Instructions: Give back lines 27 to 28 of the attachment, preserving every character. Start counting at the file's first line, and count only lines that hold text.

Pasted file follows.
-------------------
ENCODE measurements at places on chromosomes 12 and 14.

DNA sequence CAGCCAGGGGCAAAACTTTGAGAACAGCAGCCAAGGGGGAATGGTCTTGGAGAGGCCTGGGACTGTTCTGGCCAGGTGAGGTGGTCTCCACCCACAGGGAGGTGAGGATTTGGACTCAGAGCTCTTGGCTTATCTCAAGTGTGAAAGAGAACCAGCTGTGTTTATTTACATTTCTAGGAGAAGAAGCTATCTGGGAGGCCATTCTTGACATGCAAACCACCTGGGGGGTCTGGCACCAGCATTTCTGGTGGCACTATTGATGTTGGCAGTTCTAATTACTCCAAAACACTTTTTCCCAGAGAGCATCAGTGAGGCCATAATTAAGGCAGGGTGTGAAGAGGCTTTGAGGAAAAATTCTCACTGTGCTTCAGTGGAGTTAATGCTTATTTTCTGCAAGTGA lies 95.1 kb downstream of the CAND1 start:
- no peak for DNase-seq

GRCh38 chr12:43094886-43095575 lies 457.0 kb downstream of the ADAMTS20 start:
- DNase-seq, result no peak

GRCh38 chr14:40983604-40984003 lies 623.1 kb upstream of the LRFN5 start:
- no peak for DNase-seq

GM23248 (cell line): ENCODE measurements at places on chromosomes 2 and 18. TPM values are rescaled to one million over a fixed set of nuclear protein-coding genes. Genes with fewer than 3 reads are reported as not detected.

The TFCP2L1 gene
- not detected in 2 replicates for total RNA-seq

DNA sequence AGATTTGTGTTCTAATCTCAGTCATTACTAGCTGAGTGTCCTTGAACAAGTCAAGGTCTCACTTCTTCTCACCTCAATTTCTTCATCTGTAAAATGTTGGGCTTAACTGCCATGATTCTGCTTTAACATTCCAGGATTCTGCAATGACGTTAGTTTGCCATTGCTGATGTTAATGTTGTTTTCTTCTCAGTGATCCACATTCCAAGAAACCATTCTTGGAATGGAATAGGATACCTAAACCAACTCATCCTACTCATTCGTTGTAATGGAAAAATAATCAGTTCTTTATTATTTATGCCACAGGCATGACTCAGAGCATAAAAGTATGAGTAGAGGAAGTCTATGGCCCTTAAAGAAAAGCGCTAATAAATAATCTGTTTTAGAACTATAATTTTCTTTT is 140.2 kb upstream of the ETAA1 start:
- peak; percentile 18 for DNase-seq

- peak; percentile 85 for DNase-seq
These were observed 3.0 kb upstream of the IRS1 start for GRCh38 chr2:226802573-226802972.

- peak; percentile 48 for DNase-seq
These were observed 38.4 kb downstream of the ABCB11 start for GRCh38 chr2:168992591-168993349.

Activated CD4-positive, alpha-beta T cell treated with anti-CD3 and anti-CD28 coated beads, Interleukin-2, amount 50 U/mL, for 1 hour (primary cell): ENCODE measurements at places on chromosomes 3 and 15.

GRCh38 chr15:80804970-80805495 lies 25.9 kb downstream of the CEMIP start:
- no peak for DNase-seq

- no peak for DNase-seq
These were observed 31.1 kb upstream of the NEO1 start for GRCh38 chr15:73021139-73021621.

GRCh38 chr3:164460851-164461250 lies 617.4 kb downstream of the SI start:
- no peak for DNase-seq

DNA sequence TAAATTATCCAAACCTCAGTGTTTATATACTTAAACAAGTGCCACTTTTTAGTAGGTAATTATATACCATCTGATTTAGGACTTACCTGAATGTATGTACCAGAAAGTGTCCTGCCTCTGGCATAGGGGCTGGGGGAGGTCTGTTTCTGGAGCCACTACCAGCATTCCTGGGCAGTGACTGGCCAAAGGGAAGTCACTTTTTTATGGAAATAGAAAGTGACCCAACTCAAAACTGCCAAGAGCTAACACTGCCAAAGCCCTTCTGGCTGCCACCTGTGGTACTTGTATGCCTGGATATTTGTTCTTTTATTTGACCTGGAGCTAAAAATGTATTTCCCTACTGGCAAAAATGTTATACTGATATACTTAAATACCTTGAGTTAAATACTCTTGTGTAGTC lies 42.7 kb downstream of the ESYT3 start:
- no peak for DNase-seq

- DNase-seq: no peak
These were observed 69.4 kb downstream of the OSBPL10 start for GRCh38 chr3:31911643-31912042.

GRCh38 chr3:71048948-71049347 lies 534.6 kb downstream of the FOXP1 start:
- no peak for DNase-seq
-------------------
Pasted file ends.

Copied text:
These were observed 69.4 kb downstream of the OSBPL10 start for GRCh38 chr3:31911643-31912042.

GRCh38 chr3:71048948-71049347 lies 534.6 kb downstream of the FOXP1 start: